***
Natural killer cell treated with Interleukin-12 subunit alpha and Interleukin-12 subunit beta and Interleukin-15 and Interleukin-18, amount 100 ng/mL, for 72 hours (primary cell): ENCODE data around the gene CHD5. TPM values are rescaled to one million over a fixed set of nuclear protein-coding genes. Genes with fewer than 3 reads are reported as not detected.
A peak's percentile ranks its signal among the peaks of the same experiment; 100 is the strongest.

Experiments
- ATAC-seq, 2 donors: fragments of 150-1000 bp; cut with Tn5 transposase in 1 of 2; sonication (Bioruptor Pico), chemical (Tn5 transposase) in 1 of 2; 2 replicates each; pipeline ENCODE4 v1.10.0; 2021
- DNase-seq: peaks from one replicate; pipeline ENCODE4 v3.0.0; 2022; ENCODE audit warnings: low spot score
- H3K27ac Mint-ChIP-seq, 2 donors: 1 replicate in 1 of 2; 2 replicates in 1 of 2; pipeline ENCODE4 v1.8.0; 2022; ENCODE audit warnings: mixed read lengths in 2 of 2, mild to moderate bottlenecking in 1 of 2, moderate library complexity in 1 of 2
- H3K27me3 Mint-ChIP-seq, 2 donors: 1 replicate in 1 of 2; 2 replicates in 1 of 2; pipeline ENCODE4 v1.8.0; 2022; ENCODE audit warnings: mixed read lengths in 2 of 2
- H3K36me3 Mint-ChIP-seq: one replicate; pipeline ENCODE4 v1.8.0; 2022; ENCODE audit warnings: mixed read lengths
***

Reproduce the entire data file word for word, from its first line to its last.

Natural killer cell treated with Interleukin-12 subunit alpha and Interleukin-12 subunit beta and Interleukin-15 and Interleukin-18, amount 100 ng/mL, for 72 hours (primary cell): ENCODE data around the gene CHD5. TPM values are rescaled to one million over a fixed set of nuclear protein-coding genes. Genes with fewer than 3 reads are reported as not detected.
A peak's percentile ranks its signal among the peaks of the same experiment; 100 is the strongest.

Experiments
- ATAC-seq, 2 donors: fragments of 150-1000 bp; cut with Tn5 transposase in 1 of 2; sonication (Bioruptor Pico), chemical (Tn5 transposase) in 1 of 2; 2 replicates each; pipeline ENCODE4 v1.10.0; 2021
- DNase-seq: peaks from one replicate; pipeline ENCODE4 v3.0.0; 2022; ENCODE audit warnings: low spot score
- H3K27ac Mint-ChIP-seq, 2 donors: 1 replicate in 1 of 2; 2 replicates in 1 of 2; pipeline ENCODE4 v1.8.0; 2022; ENCODE audit warnings: mixed read lengths in 2 of 2, mild to moderate bottlenecking in 1 of 2, moderate library complexity in 1 of 2
- H3K27me3 Mint-ChIP-seq, 2 donors: 1 replicate in 1 of 2; 2 replicates in 1 of 2; pipeline ENCODE4 v1.8.0; 2022; ENCODE audit warnings: mixed read lengths in 2 of 2
- H3K36me3 Mint-ChIP-seq: one replicate; pipeline ENCODE4 v1.8.0; 2022; ENCODE audit warnings: mixed read lengths